Tiger Woods case puts spotlight on "sex addiction"
CHICAGO (Reuters) - Golfer Tiger Woods' admission that he is undergoing therapy after having adulterous affairs has focused attention on the issue of sex addiction, a condition some experts say is becoming much more common.
But sex addiction is a controversial concept not currently recognized as an official diagnosis in the American Psychiatric Association's Diagnostic and Statistical Manual of Mental Disorders, considered the definitive word on psychological disorders.
Dr. Dan Zucker of the University of Toronto, who heads a working group dealing with the next edition of the manual, said he expected "hypersexuality disorder" to be listed.
"Certainly a lot of clinicians believe there is a clinical phenomenon of people who experience a lot of distress or get into a lot of trouble from having excessive sex," Zucker said.
"Anything in the sex and gender domain is controversial. Everyone has an opinion about sex. These issues raise the boundary between what's normal and what isn't -- and where do you draw the line," he said.
A number of clinics -- among them one in Mississippi where Woods has been reported to be receiving treatment -- have sprung up to treat sex addiction.
People undergoing this treatment have included celebrities such as actor David Duchovny. The U.S. cable TV channel VH1 recently ran a series "Sex Rehab With Dr. Drew" focusing on celebrities undergoing treatment for sex addiction.
Some psychologists opposed to conferring recognition on a diagnosis of "sexual addiction" describe it as a habit or a compulsion, akin to unrestrained gambling, and not an addiction that has a direct impact on brain chemistry.
"Sex addiction by itself is not a diagnosis we currently use," said Craig Fabrikant, a psychologist at Hackensack University Medical Center in New Jersey.
"It's like a lot of patterned behaviors that could be better described as obsessive-compulsive traits," he said. "Are people in a loving relationship oversexed? Is loving sex a sign of addiction? If it feels good, you do it."
"A chronic adulterer who gets caught might hide behind the term sexual addiction," Fabrikant said.
Nevertheless, treating someone who has numerous sex partners might be similar to treating a drug addict -- prescribing medication to calm anxiety and talk therapy to learn techniques to handle the urge, Fabrikant said.
Therapists who specialize in sex addiction say it is comparable to substance abuse and not merely a case of habitually accepting other people's offers of sex.
The stigma of sex addiction can keep people from getting help, but the problem is "eminently treatable," said Dr. Mark Schwartz of the Masters & Johnson Clinic in St. Louis, who treats patients for the condition.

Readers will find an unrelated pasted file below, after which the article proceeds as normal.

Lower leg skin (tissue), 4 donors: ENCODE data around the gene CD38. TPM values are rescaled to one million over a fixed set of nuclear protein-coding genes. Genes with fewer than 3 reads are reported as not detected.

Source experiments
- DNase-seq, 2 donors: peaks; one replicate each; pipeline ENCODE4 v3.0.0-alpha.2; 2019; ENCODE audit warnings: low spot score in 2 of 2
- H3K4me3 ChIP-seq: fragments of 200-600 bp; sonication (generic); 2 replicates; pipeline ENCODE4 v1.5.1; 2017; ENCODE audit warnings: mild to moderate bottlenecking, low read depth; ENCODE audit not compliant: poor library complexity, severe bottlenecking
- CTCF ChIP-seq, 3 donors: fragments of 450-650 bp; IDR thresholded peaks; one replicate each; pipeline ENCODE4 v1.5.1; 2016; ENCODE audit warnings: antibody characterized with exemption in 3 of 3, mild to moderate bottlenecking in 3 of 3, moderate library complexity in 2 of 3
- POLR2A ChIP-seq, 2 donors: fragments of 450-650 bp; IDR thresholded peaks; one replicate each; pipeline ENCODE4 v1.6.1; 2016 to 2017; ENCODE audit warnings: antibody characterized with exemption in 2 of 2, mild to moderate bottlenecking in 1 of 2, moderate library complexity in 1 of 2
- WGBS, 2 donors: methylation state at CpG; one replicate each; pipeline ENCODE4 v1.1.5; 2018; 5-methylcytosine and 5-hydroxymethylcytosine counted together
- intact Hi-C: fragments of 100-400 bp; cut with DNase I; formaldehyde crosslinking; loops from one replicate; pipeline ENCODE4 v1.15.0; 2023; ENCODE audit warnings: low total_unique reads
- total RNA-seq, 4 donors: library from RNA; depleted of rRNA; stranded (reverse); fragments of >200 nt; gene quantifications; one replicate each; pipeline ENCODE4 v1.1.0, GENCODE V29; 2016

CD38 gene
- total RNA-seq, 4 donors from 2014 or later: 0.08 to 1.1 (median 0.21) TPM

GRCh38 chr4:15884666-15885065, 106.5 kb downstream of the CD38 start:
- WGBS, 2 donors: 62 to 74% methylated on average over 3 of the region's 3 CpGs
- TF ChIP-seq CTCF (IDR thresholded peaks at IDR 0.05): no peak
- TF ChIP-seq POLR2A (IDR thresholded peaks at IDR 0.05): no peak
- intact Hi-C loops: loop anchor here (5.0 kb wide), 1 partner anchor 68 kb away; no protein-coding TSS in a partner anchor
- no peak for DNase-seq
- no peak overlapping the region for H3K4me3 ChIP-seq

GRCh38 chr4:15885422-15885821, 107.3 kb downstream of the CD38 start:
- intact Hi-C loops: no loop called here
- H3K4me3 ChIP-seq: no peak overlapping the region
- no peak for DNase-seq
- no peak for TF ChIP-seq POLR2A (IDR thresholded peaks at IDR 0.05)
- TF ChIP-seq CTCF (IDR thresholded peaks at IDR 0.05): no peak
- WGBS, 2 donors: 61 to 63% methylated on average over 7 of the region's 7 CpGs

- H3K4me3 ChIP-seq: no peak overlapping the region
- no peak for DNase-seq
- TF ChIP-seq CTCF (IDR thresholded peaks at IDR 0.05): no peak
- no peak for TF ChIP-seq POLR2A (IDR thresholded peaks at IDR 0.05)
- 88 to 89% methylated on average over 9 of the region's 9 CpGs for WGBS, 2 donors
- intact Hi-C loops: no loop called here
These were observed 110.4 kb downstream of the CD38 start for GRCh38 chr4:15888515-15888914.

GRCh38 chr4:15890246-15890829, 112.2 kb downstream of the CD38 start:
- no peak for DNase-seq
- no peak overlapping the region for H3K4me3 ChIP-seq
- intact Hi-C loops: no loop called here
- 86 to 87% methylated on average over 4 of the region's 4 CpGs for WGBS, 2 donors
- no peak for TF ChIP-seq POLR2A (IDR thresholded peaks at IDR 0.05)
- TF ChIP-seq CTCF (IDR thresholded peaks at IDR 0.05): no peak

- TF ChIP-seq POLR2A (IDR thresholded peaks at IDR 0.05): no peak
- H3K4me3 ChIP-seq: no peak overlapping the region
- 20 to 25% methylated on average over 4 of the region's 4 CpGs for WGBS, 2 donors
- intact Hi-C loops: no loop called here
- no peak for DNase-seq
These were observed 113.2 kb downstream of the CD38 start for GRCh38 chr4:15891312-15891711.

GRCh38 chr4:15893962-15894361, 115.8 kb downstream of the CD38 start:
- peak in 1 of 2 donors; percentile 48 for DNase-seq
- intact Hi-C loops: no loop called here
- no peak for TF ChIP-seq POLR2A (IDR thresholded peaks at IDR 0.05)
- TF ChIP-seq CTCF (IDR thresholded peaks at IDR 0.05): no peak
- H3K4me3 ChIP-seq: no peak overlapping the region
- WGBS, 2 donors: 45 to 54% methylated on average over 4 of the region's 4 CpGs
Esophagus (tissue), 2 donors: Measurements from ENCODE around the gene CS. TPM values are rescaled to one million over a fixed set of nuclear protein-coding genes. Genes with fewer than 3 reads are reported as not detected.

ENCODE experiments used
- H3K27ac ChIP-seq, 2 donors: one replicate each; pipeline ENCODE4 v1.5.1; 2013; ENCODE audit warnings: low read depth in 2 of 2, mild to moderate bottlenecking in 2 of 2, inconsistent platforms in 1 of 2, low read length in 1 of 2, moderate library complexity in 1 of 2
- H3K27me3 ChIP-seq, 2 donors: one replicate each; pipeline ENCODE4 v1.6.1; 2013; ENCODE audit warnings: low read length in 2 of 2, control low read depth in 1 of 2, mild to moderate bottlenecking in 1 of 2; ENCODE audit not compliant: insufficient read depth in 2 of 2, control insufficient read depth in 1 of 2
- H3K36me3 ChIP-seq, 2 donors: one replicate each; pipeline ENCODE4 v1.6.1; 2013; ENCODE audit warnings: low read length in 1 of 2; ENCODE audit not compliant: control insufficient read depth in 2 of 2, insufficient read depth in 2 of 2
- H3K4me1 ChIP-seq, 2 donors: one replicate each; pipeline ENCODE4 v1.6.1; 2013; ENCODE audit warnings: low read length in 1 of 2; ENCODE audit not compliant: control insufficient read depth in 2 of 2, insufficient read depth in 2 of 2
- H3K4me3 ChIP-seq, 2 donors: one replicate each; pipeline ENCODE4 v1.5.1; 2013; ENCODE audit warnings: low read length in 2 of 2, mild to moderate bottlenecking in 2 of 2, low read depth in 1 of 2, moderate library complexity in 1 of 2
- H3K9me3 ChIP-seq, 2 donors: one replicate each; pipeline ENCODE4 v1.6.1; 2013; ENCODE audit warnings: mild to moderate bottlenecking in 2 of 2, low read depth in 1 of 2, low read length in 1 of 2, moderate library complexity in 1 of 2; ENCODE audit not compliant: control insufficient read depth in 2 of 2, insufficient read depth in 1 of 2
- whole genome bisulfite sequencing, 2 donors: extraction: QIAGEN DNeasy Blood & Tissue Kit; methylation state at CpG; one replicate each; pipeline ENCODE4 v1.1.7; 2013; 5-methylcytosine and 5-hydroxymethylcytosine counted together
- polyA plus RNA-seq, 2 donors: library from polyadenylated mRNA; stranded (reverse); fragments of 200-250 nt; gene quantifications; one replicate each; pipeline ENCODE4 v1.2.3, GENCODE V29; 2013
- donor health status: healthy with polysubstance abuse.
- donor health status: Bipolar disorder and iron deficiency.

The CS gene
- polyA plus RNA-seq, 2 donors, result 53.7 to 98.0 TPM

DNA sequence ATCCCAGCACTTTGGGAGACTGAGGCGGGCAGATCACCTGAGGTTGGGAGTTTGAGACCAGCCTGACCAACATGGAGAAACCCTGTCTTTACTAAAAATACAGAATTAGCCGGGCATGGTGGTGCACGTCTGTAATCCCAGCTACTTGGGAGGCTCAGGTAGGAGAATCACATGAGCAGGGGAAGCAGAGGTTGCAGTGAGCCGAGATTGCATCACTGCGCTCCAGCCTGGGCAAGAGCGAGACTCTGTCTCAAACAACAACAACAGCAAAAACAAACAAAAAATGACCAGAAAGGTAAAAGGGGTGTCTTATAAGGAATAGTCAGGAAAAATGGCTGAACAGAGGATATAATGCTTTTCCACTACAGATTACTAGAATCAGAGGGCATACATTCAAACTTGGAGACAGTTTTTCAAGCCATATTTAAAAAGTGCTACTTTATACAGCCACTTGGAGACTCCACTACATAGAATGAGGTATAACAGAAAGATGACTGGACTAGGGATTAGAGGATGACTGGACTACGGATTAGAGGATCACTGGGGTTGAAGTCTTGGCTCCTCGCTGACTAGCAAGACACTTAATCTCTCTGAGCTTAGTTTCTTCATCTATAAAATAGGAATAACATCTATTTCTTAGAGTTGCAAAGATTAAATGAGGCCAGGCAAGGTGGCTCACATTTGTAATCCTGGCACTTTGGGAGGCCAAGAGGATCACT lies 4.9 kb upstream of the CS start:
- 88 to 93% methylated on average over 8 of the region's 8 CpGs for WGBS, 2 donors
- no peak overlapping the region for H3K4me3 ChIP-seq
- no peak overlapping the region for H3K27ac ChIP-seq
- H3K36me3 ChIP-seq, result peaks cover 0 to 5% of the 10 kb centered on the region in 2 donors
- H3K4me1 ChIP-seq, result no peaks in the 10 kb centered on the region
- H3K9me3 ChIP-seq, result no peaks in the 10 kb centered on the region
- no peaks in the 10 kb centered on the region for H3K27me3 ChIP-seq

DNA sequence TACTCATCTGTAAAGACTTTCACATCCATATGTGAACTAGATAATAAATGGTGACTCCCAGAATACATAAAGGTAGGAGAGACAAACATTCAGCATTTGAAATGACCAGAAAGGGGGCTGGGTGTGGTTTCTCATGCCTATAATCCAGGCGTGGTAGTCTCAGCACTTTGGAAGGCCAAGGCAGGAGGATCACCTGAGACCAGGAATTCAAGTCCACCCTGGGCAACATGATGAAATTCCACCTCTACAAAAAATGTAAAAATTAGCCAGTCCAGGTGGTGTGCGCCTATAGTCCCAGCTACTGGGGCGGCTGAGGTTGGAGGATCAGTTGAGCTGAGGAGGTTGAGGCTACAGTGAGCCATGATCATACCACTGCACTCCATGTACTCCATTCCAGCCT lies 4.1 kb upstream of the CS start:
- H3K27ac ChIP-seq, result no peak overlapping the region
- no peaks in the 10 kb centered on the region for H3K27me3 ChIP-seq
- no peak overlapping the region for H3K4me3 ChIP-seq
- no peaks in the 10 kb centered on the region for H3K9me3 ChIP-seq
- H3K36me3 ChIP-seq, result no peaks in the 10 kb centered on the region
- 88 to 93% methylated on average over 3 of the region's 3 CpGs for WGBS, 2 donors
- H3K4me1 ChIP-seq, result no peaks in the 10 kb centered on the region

Schwartz said he will often try to ease patients' anxiety with an anti-depressant medication, then talk to them about the roots of the behavior and help them understand the need for trusting, intimate relationships.
Woods made his first public appearance on Friday since revelations of repeated marital infidelity mired him in controversy in November. In his comments, the superstar golfer never explicitly identified the reason he was receiving therapy or detailed the type of treatment he was receiving.
"For 45 days from the end of December to early February, I was in inpatient therapy receiving guidance for the issues I'm facing. I have a long way to go. But I've taken my first steps in the right direction," Woods said.
He referred to "repeated irresponsible behavior," saying, "I was unfaithful. I had affairs. I cheated."
"The work that he's doing is probably going to fix it. That, along with the scrutiny from the press," Schwartz said of Woods. He said such problems can often wreck marriages.
The prevalence of online pornography and the Internet's ability to allow people to make connections to satisfy fetishes and find sex partners has helped foster what Schwartz described as an "epidemic" of sex addiction.
"When people who are genetically predisposed to addiction get hit by an addictive substance like cocaine or sex, it can grab them," Schwartz said.
"It's similar to drug and alcohol addiction in terms of the progression of it: sneaking around, having consequences, and engaging in the behavior despite the consequences," added Pittsburgh therapist Sandra Davis.
Frank Ryan, president of Addiction Professionals of New York, who works with substance abusers, said of Woods' behavior: "An addiction is an addiction. It's like an abscess, yet he continued to do it. He knew he would get caught. There's a piece of that that looks like insanity."
Davis said help was available from such groups as Sexaholics Anonymous and Sex and Love Addicts Anonymous, which borrow strategies from similarly named groups aimed at substance abusers who are intent on quitting.
(Editing by Will Dunham)
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